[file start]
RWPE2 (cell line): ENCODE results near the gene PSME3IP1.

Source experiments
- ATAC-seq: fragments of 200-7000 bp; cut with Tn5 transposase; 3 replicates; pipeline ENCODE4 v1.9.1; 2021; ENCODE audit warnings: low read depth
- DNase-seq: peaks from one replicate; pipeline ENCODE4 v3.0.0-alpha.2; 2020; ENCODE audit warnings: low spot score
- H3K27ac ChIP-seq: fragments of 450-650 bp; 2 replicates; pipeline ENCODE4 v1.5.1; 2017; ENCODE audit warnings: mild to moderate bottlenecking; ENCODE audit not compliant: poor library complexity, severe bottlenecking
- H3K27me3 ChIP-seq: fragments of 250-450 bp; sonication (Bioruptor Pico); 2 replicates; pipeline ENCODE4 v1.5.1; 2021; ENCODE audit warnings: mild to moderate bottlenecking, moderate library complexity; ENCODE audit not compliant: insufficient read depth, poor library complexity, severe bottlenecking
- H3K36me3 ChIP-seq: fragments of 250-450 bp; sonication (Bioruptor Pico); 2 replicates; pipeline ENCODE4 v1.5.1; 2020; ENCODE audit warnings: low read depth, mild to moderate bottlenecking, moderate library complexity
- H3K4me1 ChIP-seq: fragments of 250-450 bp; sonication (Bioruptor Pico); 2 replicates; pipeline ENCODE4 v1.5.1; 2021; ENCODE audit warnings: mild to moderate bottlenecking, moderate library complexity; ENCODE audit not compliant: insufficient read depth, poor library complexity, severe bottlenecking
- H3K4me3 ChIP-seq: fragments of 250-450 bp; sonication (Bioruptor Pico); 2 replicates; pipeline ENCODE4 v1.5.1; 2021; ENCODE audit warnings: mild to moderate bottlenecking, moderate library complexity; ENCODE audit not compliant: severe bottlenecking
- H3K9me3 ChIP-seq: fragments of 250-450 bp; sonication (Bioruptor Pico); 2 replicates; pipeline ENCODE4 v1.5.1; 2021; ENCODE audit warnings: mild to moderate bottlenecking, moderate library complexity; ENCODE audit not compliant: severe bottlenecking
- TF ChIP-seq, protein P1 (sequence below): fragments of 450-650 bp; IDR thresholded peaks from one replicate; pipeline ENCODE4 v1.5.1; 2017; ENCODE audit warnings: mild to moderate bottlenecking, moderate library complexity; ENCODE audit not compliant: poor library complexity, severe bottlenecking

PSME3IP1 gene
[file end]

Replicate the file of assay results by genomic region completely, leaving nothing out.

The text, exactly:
RWPE2 (cell line): ENCODE results near the gene PSME3IP1.

Source experiments
- ATAC-seq: fragments of 200-7000 bp; cut with Tn5 transposase; 3 replicates; pipeline ENCODE4 v1.9.1; 2021; ENCODE audit warnings: low read depth
- DNase-seq: peaks from one replicate; pipeline ENCODE4 v3.0.0-alpha.2; 2020; ENCODE audit warnings: low spot score
- H3K27ac ChIP-seq: fragments of 450-650 bp; 2 replicates; pipeline ENCODE4 v1.5.1; 2017; ENCODE audit warnings: mild to moderate bottlenecking; ENCODE audit not compliant: poor library complexity, severe bottlenecking
- H3K27me3 ChIP-seq: fragments of 250-450 bp; sonication (Bioruptor Pico); 2 replicates; pipeline ENCODE4 v1.5.1; 2021; ENCODE audit warnings: mild to moderate bottlenecking, moderate library complexity; ENCODE audit not compliant: insufficient read depth, poor library complexity, severe bottlenecking
- H3K36me3 ChIP-seq: fragments of 250-450 bp; sonication (Bioruptor Pico); 2 replicates; pipeline ENCODE4 v1.5.1; 2020; ENCODE audit warnings: low read depth, mild to moderate bottlenecking, moderate library complexity
- H3K4me1 ChIP-seq: fragments of 250-450 bp; sonication (Bioruptor Pico); 2 replicates; pipeline ENCODE4 v1.5.1; 2021; ENCODE audit warnings: mild to moderate bottlenecking, moderate library complexity; ENCODE audit not compliant: insufficient read depth, poor library complexity, severe bottlenecking
- H3K4me3 ChIP-seq: fragments of 250-450 bp; sonication (Bioruptor Pico); 2 replicates; pipeline ENCODE4 v1.5.1; 2021; ENCODE audit warnings: mild to moderate bottlenecking, moderate library complexity; ENCODE audit not compliant: severe bottlenecking
- H3K9me3 ChIP-seq: fragments of 250-450 bp; sonication (Bioruptor Pico); 2 replicates; pipeline ENCODE4 v1.5.1; 2021; ENCODE audit warnings: mild to moderate bottlenecking, moderate library complexity; ENCODE audit not compliant: severe bottlenecking
- TF ChIP-seq, protein P1 (sequence below): fragments of 450-650 bp; IDR thresholded peaks from one replicate; pipeline ENCODE4 v1.5.1; 2017; ENCODE audit warnings: mild to moderate bottlenecking, moderate library complexity; ENCODE audit not compliant: poor library complexity, severe bottlenecking

PSME3IP1 gene